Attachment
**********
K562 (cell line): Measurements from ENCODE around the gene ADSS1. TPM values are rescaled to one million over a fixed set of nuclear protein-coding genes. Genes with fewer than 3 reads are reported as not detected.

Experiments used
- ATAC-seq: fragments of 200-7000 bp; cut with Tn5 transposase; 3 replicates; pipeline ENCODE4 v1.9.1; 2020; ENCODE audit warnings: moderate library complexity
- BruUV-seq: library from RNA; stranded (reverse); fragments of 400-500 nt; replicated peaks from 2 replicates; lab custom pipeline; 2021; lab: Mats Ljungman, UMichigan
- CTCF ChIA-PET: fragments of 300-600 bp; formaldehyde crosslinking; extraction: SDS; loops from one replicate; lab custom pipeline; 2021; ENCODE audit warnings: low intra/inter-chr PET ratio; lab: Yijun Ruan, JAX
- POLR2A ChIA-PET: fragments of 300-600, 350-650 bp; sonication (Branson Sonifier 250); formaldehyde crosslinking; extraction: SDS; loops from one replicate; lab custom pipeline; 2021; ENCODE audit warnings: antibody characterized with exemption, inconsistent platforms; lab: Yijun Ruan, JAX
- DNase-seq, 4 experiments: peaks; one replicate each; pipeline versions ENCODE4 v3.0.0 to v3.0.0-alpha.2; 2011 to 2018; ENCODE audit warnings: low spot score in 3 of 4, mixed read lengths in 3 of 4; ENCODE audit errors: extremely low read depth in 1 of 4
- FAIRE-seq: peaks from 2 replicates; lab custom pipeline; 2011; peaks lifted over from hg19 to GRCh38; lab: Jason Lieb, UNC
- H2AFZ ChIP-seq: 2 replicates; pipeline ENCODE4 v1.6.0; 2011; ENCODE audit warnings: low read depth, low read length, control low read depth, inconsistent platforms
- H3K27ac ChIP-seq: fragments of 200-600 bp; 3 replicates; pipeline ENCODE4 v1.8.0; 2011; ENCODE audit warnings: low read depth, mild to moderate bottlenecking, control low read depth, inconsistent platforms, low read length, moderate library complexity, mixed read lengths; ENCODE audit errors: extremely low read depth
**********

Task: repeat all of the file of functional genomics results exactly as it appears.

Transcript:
K562 (cell line): Measurements from ENCODE around the gene ADSS1. TPM values are rescaled to one million over a fixed set of nuclear protein-coding genes. Genes with fewer than 3 reads are reported as not detected.

Experiments used
- ATAC-seq: fragments of 200-7000 bp; cut with Tn5 transposase; 3 replicates; pipeline ENCODE4 v1.9.1; 2020; ENCODE audit warnings: moderate library complexity
- BruUV-seq: library from RNA; stranded (reverse); fragments of 400-500 nt; replicated peaks from 2 replicates; lab custom pipeline; 2021; lab: Mats Ljungman, UMichigan
- CTCF ChIA-PET: fragments of 300-600 bp; formaldehyde crosslinking; extraction: SDS; loops from one replicate; lab custom pipeline; 2021; ENCODE audit warnings: low intra/inter-chr PET ratio; lab: Yijun Ruan, JAX
- POLR2A ChIA-PET: fragments of 300-600, 350-650 bp; sonication (Branson Sonifier 250); formaldehyde crosslinking; extraction: SDS; loops from one replicate; lab custom pipeline; 2021; ENCODE audit warnings: antibody characterized with exemption, inconsistent platforms; lab: Yijun Ruan, JAX
- DNase-seq, 4 experiments: peaks; one replicate each; pipeline versions ENCODE4 v3.0.0 to v3.0.0-alpha.2; 2011 to 2018; ENCODE audit warnings: low spot score in 3 of 4, mixed read lengths in 3 of 4; ENCODE audit errors: extremely low read depth in 1 of 4
- FAIRE-seq: peaks from 2 replicates; lab custom pipeline; 2011; peaks lifted over from hg19 to GRCh38; lab: Jason Lieb, UNC
- H2AFZ ChIP-seq: 2 replicates; pipeline ENCODE4 v1.6.0; 2011; ENCODE audit warnings: low read depth, low read length, control low read depth, inconsistent platforms
- H3K27ac ChIP-seq: fragments of 200-600 bp; 3 replicates; pipeline ENCODE4 v1.8.0; 2011; ENCODE audit warnings: low read depth, mild to moderate bottlenecking, control low read depth, inconsistent platforms, low read length, moderate library complexity, mixed read lengths; ENCODE audit errors: extremely low read depth